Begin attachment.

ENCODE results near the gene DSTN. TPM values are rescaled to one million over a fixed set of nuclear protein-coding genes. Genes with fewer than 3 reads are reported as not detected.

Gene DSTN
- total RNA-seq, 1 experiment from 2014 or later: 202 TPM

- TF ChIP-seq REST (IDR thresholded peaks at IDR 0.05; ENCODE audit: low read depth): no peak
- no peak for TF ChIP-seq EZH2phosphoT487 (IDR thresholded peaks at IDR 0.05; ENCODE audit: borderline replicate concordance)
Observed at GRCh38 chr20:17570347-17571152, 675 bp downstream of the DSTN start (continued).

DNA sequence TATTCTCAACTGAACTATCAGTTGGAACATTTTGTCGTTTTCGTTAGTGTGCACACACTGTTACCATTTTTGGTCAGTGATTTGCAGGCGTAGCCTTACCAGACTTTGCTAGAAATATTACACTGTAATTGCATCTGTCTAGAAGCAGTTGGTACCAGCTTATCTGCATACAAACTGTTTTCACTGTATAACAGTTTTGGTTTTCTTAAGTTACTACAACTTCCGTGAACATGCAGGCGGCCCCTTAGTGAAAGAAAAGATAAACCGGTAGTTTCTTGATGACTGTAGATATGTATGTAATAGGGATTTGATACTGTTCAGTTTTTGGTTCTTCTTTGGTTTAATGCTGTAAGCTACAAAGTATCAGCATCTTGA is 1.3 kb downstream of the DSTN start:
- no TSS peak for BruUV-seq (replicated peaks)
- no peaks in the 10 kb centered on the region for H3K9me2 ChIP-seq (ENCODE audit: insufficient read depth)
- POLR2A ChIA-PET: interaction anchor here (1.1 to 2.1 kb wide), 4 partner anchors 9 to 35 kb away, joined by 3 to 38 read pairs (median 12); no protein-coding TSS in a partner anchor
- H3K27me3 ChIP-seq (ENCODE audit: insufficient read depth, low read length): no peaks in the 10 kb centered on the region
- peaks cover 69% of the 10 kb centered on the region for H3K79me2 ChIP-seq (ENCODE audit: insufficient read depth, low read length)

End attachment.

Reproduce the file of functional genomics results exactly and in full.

ENCODE results near the gene DSTN. TPM values are rescaled to one million over a fixed set of nuclear protein-coding genes. Genes with fewer than 3 reads are reported as not detected.

Gene DSTN
- total RNA-seq, 1 experiment from 2014 or later: 202 TPM

- TF ChIP-seq REST (IDR thresholded peaks at IDR 0.05; ENCODE audit: low read depth): no peak
- no peak for TF ChIP-seq EZH2phosphoT487 (IDR thresholded peaks at IDR 0.05; ENCODE audit: borderline replicate concordance)
Observed at GRCh38 chr20:17570347-17571152, 675 bp downstream of the DSTN start (continued).

DNA sequence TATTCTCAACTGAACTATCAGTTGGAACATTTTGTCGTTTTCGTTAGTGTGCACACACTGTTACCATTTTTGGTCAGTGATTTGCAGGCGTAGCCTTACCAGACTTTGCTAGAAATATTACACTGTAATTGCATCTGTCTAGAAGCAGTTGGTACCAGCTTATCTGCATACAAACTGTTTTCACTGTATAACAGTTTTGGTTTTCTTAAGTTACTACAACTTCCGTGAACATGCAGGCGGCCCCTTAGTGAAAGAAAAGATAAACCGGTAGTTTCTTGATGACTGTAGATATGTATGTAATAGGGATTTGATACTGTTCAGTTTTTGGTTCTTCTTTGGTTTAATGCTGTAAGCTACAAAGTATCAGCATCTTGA is 1.3 kb downstream of the DSTN start:
- no TSS peak for BruUV-seq (replicated peaks)
- no peaks in the 10 kb centered on the region for H3K9me2 ChIP-seq (ENCODE audit: insufficient read depth)
- POLR2A ChIA-PET: interaction anchor here (1.1 to 2.1 kb wide), 4 partner anchors 9 to 35 kb away, joined by 3 to 38 read pairs (median 12); no protein-coding TSS in a partner anchor
- H3K27me3 ChIP-seq (ENCODE audit: insufficient read depth, low read length): no peaks in the 10 kb centered on the region
- peaks cover 69% of the 10 kb centered on the region for H3K79me2 ChIP-seq (ENCODE audit: insufficient read depth, low read length)